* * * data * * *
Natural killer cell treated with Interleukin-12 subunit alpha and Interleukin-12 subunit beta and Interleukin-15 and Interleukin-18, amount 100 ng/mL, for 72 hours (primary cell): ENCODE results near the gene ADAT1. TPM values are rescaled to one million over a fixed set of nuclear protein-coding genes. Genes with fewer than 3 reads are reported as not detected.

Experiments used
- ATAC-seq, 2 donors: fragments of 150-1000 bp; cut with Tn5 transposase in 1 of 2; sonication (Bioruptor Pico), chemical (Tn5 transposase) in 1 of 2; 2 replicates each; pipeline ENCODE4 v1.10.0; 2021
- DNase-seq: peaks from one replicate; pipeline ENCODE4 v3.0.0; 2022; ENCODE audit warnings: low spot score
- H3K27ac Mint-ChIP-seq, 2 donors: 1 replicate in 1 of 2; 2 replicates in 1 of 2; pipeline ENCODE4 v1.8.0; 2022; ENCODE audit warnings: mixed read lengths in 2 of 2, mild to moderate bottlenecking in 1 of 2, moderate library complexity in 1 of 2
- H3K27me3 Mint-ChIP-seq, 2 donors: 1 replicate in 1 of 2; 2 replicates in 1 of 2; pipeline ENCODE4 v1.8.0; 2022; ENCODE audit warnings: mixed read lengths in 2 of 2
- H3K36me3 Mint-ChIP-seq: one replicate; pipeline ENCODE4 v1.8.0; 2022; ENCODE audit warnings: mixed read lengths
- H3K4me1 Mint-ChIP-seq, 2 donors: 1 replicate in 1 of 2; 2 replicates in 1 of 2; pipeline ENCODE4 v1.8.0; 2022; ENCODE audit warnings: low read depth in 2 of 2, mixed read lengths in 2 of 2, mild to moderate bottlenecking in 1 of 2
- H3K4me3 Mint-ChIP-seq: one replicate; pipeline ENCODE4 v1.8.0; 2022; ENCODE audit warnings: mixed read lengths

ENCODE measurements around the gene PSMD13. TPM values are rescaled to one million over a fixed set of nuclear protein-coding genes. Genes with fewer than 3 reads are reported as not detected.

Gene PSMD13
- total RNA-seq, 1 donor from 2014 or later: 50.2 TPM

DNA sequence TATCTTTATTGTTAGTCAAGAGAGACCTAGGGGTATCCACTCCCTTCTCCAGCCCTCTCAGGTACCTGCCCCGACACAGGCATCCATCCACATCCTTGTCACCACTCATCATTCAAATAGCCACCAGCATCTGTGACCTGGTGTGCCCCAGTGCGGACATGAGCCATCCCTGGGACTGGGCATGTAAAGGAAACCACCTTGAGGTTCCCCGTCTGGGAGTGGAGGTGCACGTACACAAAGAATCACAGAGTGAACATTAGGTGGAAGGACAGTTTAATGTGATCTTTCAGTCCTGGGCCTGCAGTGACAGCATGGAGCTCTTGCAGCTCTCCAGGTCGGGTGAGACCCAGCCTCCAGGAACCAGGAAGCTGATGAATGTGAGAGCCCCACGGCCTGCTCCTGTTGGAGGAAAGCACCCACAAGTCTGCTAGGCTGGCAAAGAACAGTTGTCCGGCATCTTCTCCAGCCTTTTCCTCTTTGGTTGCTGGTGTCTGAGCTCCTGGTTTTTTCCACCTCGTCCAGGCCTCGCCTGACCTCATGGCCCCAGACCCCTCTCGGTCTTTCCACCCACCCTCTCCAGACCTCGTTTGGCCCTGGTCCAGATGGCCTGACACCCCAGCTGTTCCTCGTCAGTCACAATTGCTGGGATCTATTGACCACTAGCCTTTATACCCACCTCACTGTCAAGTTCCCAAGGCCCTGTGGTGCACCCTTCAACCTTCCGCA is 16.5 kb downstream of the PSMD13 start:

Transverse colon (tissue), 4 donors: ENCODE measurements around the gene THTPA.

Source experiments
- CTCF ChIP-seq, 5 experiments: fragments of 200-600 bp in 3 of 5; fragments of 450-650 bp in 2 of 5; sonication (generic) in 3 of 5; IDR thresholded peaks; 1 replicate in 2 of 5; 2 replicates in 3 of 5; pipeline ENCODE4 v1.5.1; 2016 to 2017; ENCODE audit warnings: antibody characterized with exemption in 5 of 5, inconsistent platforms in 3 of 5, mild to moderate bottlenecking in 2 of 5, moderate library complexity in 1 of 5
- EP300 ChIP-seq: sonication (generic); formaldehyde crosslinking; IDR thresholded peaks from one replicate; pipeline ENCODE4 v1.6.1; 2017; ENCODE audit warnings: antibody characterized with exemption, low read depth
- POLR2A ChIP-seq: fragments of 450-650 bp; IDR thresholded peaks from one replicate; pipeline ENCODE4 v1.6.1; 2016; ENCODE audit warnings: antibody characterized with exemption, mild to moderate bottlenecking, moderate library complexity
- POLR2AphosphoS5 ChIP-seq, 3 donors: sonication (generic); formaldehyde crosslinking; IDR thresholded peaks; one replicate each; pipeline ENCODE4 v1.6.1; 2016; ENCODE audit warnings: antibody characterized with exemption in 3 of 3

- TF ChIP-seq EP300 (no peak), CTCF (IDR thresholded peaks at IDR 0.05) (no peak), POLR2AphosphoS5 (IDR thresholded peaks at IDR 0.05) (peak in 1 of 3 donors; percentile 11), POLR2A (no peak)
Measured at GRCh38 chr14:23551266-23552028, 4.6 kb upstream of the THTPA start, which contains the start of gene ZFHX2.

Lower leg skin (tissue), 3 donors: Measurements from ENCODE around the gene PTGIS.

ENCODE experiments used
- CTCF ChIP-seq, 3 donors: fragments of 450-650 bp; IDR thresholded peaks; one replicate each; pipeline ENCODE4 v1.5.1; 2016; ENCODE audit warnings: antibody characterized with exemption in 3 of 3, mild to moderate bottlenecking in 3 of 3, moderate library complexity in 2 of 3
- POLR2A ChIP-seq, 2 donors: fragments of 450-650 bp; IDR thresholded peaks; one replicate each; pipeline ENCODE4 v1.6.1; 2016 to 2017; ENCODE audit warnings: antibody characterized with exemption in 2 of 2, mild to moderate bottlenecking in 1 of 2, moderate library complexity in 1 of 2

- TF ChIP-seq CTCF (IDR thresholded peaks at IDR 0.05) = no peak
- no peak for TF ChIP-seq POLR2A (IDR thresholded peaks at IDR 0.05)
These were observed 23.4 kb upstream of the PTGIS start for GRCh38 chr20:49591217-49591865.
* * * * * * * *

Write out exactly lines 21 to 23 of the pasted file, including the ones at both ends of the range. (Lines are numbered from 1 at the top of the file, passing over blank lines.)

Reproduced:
Measured at GRCh38 chr14:23551266-23552028, 4.6 kb upstream of the THTPA start, which contains the start of gene ZFHX2.

Lower leg skin (tissue), 3 donors: Measurements from ENCODE around the gene PTGIS.

ENCODE experiments used